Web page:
Brexit news: Barnier and Varadkar launch CLAMPDOWN on UK red lines


The European Commission’s chief Brexit negotiator has travelled to Ireland as part of an island-wide Brexit tour as negotiations reach over the border reach fever pitch.

His comments have led British politicans to lament his negotating tactics and describe the leading EU official as “manipulative” 

Addressing several audiences, Mr Barnier sent a warning to Britain to take the Irish border question seriously because “there’s a risk of it all falling apart” over the issue.

The French EU official appeared alongside Mr Varadkar, the Irish prime minister, and his deputy Simon Coveney who levelled their own Brexit threats.

Speaking at the All-Island Civic Dialogue, in Dundalk, Ireland, Mr Barnier launched a swift attack on Britain’s decision to leave the EU.

He said: “Brexit is not about progress and it’s not a project. There is no added-value with Brexit. Nobody has proved it so far that Brexit has added-valued.

brexit news Ireland UK EU borderEPA

Brexit news: Michel Barnier’s Ireland trip labelled as “manipulative” move to soften UK red lines

 

Mr Barnier has a talent for being manipulative while sounding conciliatory

 

John Flack

 

 

“But we have to respect it, as the decision was taken in a democratic vote.”

Mr Barnier moved onto the so-called “backstop” clause which has been inserted into the draft withdrawal treaty by EU bosses.

In December, Theresa May pledged to avoid at all costs the return of a hard border to the island of Ireland as a result of Brexit. The Prime Minister did so to ensure Brexit negotiations could move on to discuss the UK’s future relationship with the EU.

Sceptical EU leaders, however, said there must be a mechanism to hold the UK to account as they doubted the substance of Mrs May’s promise. Their solution was the backstop, which would see Northern Ireland kept in the EU’s customs union effectively moving Brussels’ border with Britain to the Irish Sea.

The backstop was deemed a negotiating tactic by Brexit Secretary David Davis, who accused the EU of creating “artificial deadlines” to pressurise Westminster during talks.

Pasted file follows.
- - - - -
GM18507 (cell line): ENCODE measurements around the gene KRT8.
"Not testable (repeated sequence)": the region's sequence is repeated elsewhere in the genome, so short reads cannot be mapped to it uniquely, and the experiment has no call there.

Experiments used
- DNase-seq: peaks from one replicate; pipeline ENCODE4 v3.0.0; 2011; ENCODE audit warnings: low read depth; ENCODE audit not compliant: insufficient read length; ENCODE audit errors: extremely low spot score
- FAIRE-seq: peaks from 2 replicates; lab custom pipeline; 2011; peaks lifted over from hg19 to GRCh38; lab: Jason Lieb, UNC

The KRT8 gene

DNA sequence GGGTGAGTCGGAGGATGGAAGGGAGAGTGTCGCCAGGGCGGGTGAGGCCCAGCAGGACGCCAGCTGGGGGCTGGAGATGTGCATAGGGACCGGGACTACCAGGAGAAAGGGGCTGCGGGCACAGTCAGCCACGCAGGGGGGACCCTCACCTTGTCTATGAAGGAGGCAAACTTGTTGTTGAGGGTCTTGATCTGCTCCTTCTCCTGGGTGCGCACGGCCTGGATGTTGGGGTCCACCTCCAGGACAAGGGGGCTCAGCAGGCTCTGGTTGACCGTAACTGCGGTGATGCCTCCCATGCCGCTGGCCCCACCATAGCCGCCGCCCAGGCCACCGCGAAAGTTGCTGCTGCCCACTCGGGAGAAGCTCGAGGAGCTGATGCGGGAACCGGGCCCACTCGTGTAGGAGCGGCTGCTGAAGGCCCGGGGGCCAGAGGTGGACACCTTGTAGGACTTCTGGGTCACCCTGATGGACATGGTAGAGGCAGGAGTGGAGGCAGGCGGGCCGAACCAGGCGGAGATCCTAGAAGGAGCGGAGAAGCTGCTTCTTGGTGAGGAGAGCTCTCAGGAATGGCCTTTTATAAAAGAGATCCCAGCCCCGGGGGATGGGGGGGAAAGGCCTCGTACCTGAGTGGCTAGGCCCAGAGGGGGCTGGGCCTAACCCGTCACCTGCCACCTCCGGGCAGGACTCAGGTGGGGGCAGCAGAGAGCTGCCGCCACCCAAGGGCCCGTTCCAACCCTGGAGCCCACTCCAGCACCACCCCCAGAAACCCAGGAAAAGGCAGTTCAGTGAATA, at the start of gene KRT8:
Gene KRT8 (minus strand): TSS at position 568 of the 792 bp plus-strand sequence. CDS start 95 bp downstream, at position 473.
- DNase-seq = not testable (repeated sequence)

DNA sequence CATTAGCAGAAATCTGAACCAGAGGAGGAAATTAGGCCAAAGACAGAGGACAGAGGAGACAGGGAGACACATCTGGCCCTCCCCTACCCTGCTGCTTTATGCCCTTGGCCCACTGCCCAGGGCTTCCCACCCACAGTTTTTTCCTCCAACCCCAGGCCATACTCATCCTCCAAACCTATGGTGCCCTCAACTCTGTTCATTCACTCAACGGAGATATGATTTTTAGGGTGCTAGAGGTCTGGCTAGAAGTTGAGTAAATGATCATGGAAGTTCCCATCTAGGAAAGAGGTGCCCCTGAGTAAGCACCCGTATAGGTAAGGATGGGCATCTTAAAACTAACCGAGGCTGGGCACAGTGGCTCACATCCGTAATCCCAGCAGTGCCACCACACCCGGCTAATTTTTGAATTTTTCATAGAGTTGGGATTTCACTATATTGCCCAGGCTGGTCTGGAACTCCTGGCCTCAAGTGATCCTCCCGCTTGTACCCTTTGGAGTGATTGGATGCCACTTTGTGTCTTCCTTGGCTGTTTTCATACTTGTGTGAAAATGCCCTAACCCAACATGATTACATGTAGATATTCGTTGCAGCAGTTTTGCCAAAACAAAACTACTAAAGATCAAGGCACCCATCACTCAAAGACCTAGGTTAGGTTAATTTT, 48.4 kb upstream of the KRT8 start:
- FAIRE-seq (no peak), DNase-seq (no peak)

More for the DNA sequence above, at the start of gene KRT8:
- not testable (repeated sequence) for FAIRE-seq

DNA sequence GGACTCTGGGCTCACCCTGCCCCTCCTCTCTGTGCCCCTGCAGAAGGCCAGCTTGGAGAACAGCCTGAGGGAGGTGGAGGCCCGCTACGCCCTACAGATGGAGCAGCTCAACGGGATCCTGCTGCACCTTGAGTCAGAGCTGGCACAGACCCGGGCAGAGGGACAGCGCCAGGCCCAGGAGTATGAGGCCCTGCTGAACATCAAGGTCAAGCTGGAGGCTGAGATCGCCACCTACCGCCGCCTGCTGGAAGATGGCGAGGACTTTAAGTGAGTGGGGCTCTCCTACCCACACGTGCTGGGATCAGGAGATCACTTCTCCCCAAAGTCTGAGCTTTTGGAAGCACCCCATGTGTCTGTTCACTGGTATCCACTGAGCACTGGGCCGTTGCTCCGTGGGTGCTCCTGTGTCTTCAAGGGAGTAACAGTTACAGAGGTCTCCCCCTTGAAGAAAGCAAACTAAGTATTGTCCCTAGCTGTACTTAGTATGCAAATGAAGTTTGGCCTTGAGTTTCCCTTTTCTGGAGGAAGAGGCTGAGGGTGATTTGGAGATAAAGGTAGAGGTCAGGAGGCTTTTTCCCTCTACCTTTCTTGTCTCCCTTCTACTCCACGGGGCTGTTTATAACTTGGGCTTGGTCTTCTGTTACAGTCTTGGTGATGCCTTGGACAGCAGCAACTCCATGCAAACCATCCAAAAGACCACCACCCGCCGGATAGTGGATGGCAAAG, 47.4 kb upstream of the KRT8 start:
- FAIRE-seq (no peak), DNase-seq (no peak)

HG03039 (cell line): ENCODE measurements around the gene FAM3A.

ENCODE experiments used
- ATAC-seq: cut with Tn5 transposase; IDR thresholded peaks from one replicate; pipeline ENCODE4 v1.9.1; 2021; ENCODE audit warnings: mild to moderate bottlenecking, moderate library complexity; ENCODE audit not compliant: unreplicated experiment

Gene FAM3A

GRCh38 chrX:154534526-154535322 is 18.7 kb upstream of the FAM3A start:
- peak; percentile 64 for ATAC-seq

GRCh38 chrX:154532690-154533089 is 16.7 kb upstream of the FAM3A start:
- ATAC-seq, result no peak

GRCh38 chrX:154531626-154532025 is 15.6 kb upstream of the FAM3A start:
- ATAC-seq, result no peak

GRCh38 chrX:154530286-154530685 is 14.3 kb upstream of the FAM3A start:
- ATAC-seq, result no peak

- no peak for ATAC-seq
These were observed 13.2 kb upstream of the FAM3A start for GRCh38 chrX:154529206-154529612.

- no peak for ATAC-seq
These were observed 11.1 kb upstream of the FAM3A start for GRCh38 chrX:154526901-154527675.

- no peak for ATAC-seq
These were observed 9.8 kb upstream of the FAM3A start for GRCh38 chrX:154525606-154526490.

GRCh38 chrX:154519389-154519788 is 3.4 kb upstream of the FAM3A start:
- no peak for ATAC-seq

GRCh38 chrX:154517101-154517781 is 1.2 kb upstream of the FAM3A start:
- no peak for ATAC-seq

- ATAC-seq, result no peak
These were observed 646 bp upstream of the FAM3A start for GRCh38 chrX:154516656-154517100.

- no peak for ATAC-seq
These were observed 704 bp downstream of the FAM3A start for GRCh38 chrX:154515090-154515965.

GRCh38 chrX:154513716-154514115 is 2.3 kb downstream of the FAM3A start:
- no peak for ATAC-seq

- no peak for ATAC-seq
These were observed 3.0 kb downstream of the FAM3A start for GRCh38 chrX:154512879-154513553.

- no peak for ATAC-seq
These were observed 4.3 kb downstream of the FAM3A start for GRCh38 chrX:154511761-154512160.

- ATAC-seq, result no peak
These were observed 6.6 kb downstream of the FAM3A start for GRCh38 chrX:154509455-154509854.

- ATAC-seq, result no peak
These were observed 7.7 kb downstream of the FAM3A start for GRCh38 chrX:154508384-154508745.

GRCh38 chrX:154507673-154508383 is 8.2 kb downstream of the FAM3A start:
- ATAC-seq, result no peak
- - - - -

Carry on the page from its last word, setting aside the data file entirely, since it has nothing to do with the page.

Mr Barnier sought to alleviate fears this wasn’t the case and a “misunderstanding” while denying any secret Brussels plot to split up the UK.

He said: “Both sides in this negotiation are firmly committed to a backstop. It is a guarantee to avoid a hard border on the island of Ireland.

“In March, in a letter to the European Council President Donald Tusk, Prime Minister Theresa May confirmed her commitment to including operational legal text on the backstop in the withdrawal agreement.”

However, he once again affirmed the fragility of Brexit negotiations, adding: “To be clear: without a backstop, there can be no withdrawal agreement. This is an EU issue, not only an Irish issue.”

The exact wording of the backstop agreement is still yet to be agreed by Brussels and Westminster, with it likely to be confirmed by the EU summit in June.

Conservative MEP John Flack warned those watching Mr Barnier that the Frenchman’s new found conciliatory approach is another negotiating tactic.

Mr Flack told Express.co.uk: “Mr Barnier has a talent for being manipulative while sounding conciliatory. He knows we will never accept a deal that treats Northern Ireland any differently from the rest of the country.

“from our standpoint, there are no circumstances that would necessitate a hard border with the Republic. If it ever happened it would only be because the EU created it.

“There’s your backstop.”

Ukip MEP and the party’s leader Gerard Batten accused the Frenchman of attempting to sour the positive UK-Ireland relations after decades of conflict.

He said: “The only people looking to put up an EU border in Ireland are Barnier and his acolytes intent on disrupting good relationships between Ireland and the UK as much as they can.”

Mr Varadkar set about explaining his vision for how the Irish border solution should pan out after Brexit, envisioning no change to how Ireland trades with Britain under the current EU arrangements.

He said: “In terms of the future relationship, we want that to be as close as possible – a deep partnership between the European Union and the United Kingdom after it leaves.

“But, also one that ensures a level playing field, fair competition and the integrity of the single market, because the four freedoms are not divisible.”

Taking a shot at Britain, he said Westminster has created “the only barrier” to achieving an answer to the Irish border question is the “UK’s own, self-imposed red lines”.

Hinting about the UK possibly rolling back on its pledge to quit the customs union, he added: “If these are softened, the EU’s position will be flexible.”

Mr Batten said Mr Varadkar’s own mention of the so-called backstop is just part of a “non-existent problem being inflated by the EU to slow or prevent Brexit”.

He added: “It’s time we got on with it and stopped these pointless negotiating tactics.

”Sadly for them, this tactic of floating artificial deadlines won’t work because so much trade occurs every day between Ireland and the UK, and ultimately even raging europhiles like Leo Varadkar know a hard EU border is in no one’s interest.”

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